Author: Robert Lair
Aimed at: Beginners who know Visual Studio
Pros: Overview of random Silverlight topics
Cons: Lacks a logical structure, lacks depth
Reviewed by: David Conrad
This is a very standard introduction to Silverlight 4. The first chapter gives a potted introduction to what Silverlight is and how it came to be. It suggests that you use either Visual Studio 2010 or Expression Blend to work with Silverlight - no mention of Web Developer Express, the free development environment which is very suitable for beginners to try Silverlight out.
From here we have a fairly standard introduction to Visual Studio with a look at the layout principles used in Silverlight, i.e. the same as in WPF but it is expressed as an evaluation of which layout panel you should use for what - canvas, grid and so on. There is a lot of XAML in this chapter and this means lots of long listings with lots of white space.
Chapter 4 continues in the same way with a look at the basic Silverlight controls. Again lots of XAML, very little code and lots of white space. This is also a very basic introduction to the controls with nothing said that goes beyond the manual or gives you much insight.
The next chapter works a little harder at providing you with some ideas about how you should think about data binding. It goes from the simple ideas to using the simple datagrid.
Chapter 6 is on the Silverlight toolkit, i.e the collection of open source controls created by Silverlight users. All good controls but not really a topic you have to cover in a beginner's book. It really is difficult to see why it is included in this book let alone so early on. In an advanced book yes, in an appendix possibly, but the Silverlight beginner has more to learn than to spend time adding to the collection of controls that they use.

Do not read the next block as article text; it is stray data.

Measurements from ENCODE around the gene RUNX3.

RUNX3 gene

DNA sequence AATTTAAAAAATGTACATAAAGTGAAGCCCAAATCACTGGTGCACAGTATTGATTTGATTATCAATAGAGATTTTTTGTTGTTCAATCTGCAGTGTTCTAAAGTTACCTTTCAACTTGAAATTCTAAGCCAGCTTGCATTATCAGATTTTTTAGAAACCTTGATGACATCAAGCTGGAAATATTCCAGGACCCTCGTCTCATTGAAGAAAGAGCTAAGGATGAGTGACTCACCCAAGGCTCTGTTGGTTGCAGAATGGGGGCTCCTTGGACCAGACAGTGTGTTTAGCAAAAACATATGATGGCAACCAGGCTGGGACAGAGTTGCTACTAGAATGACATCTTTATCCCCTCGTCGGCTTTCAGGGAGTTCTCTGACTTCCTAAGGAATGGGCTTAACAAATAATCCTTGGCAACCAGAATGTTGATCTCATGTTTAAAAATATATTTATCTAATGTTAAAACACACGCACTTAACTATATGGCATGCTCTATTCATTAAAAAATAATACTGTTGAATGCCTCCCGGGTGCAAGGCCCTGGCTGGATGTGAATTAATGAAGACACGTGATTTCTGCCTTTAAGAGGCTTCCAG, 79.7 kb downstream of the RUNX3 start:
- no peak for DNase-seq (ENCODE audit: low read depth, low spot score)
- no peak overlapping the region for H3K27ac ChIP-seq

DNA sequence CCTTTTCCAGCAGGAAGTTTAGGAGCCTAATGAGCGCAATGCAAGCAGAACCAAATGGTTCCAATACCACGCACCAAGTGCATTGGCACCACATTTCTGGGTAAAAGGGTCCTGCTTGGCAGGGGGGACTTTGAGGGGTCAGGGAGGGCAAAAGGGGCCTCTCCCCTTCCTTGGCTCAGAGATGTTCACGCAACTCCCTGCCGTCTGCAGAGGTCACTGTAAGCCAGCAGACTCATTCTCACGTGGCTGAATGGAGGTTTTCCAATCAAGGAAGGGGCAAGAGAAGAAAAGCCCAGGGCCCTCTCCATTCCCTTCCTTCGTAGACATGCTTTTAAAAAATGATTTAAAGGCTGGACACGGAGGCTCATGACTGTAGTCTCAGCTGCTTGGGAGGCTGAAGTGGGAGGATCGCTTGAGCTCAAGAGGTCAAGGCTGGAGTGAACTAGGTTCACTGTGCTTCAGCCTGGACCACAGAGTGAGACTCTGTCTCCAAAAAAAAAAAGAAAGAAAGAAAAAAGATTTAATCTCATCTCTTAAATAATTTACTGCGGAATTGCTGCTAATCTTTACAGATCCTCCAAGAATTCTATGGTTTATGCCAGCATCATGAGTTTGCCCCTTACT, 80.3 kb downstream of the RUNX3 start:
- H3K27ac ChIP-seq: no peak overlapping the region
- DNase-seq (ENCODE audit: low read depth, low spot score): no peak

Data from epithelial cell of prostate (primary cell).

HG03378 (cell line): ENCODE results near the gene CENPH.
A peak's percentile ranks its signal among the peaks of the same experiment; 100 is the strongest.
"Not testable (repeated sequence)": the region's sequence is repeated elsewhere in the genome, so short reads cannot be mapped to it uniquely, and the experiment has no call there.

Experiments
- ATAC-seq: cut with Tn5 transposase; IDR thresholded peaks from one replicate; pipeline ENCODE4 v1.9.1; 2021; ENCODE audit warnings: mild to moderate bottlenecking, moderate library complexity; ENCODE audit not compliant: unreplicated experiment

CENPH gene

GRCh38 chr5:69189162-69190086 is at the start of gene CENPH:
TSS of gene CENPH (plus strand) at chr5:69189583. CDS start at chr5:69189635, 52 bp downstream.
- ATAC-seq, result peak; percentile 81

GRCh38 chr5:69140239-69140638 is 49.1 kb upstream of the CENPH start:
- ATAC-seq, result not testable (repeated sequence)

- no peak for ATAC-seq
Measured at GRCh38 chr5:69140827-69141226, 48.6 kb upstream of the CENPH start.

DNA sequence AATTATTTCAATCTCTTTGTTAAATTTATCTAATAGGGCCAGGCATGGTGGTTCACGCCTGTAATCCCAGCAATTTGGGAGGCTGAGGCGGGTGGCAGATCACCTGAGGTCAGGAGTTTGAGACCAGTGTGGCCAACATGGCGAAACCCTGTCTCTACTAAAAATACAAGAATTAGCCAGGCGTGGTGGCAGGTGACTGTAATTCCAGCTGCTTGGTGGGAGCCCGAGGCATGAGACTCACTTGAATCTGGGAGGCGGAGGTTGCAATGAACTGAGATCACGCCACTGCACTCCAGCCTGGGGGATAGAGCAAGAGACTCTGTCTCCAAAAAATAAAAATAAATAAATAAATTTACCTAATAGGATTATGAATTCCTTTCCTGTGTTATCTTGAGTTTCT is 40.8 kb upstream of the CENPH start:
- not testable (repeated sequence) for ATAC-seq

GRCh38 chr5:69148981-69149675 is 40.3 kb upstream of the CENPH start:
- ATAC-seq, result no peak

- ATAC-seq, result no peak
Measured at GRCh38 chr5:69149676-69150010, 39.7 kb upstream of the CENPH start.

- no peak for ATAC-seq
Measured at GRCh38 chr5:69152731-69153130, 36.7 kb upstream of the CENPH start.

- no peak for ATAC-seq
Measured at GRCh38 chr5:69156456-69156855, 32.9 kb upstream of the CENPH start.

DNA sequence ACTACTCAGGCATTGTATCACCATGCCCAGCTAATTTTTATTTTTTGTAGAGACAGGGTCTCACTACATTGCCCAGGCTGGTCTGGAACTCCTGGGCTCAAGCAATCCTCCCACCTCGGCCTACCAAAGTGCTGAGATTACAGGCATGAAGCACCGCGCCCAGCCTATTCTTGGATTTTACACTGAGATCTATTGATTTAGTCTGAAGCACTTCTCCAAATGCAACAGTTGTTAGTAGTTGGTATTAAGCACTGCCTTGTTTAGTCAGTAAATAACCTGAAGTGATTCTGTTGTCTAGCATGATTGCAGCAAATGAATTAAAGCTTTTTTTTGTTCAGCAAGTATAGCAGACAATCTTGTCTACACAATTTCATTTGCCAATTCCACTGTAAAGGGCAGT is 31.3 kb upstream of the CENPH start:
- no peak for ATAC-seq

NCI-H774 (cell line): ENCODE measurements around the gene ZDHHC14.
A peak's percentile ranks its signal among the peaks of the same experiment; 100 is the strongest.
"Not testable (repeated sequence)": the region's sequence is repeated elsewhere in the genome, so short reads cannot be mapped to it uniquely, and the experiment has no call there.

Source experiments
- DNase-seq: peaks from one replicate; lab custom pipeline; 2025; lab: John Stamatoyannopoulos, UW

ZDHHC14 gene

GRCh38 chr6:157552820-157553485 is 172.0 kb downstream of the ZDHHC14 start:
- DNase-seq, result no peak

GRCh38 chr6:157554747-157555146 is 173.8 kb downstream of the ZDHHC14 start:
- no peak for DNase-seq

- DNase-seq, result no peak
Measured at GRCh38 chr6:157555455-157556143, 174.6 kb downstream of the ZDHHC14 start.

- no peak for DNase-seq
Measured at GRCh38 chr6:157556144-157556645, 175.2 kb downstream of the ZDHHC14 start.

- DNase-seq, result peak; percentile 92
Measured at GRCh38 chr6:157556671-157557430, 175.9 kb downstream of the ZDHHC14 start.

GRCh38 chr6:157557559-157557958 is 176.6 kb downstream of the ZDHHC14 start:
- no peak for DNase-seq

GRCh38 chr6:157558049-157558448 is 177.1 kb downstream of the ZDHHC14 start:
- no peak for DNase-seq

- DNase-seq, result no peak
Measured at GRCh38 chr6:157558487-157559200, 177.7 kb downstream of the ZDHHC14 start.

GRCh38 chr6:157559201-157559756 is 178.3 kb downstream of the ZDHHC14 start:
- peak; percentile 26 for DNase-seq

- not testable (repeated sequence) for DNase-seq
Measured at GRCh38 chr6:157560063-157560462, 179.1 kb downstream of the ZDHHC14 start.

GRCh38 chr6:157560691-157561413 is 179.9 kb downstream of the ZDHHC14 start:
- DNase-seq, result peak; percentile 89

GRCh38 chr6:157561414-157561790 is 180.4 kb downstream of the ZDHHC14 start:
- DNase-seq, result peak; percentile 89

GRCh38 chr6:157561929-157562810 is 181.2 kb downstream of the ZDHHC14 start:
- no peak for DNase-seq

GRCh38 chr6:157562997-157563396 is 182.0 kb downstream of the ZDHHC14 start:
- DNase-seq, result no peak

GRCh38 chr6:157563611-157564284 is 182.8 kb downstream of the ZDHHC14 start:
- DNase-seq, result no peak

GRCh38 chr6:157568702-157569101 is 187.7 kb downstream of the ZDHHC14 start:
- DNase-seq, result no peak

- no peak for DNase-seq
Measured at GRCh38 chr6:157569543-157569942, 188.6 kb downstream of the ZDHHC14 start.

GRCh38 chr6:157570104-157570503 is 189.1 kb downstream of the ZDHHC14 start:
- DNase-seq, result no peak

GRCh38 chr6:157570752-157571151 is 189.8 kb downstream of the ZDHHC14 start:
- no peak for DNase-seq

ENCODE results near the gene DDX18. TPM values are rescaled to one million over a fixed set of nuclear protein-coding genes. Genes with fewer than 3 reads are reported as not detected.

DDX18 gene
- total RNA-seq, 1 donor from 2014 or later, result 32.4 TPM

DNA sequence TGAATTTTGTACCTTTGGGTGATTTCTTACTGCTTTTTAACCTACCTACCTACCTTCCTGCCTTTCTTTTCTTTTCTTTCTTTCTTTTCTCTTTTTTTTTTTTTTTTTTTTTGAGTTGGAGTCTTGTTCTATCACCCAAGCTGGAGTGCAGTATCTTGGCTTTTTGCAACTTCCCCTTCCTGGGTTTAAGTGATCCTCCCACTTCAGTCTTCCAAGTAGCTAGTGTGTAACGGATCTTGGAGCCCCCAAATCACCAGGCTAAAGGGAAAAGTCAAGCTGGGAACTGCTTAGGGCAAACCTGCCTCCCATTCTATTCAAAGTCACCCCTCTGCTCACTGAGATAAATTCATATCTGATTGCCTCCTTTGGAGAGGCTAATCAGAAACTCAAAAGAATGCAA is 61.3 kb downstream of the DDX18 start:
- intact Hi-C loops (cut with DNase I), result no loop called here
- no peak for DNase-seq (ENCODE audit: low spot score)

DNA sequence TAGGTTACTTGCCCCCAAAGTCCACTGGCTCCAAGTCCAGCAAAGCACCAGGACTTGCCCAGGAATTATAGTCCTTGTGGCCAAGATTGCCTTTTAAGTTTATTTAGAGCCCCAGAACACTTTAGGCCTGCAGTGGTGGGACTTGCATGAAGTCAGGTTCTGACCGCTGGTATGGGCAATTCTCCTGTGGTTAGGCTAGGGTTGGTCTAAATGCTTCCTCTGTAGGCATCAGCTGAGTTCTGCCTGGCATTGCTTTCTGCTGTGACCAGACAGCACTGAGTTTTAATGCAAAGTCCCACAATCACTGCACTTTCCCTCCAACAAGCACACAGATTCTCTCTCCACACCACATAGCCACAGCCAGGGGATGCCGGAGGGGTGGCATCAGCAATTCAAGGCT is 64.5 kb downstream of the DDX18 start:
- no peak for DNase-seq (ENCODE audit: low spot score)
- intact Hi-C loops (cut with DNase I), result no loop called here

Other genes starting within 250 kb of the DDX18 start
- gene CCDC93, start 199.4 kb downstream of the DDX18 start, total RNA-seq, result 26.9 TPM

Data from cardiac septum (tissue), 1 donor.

From here we move into increasingly advanced territory. Chapter 7 deals with data and networking. The problem here is once again a matter of priority. Why start the chapter with a look a WCF? This is advanced and there are lots of easier data and networking topics the chapter could have started with. Not content with dealing with WCF the next topic is the use of sockets - a subject that could certainly have been relegated to a more advanced book.
Chapter 8 is more reasonable and all about navigation but it has lots of XAML and lots of big screen dumps that take up space without adding much. Chapter 9 deals with isolated storage - an important topic even for a beginner. Chapter 10 deals with system integration - the notification API, webcam and microphone access, and using COM objects. This is exciting stuff but some of the ideas are going to leave a beginner behind.
The next three chapters mark a section of the book that is focused on Expression Blend rather than Visual Studio. Chapter 11 is about using Expression Blend, Chapter 12 on styling and Chapter 13 on animation.
The final few chapters move away from Expression Blend and back to main core topics - creating custom controls, printing and deployment which brings the book to a close.
This isn't a good beginners book mainly because of its selection of material and the lack of a good structure. It deals with topics more or less in the order that they occured to the author. The chapters tend to be very short and the XAML code and screen dumps take up large amounts of space - reducing the information density to the point where it is difficult to follow what is going on without having to examine the code in minute detail.
If you need a book that is an overview of Silverlight topics not in any particular order then you might like this book. If you are looking for a coherent well explained introduction to Silverlight - look elsewhere.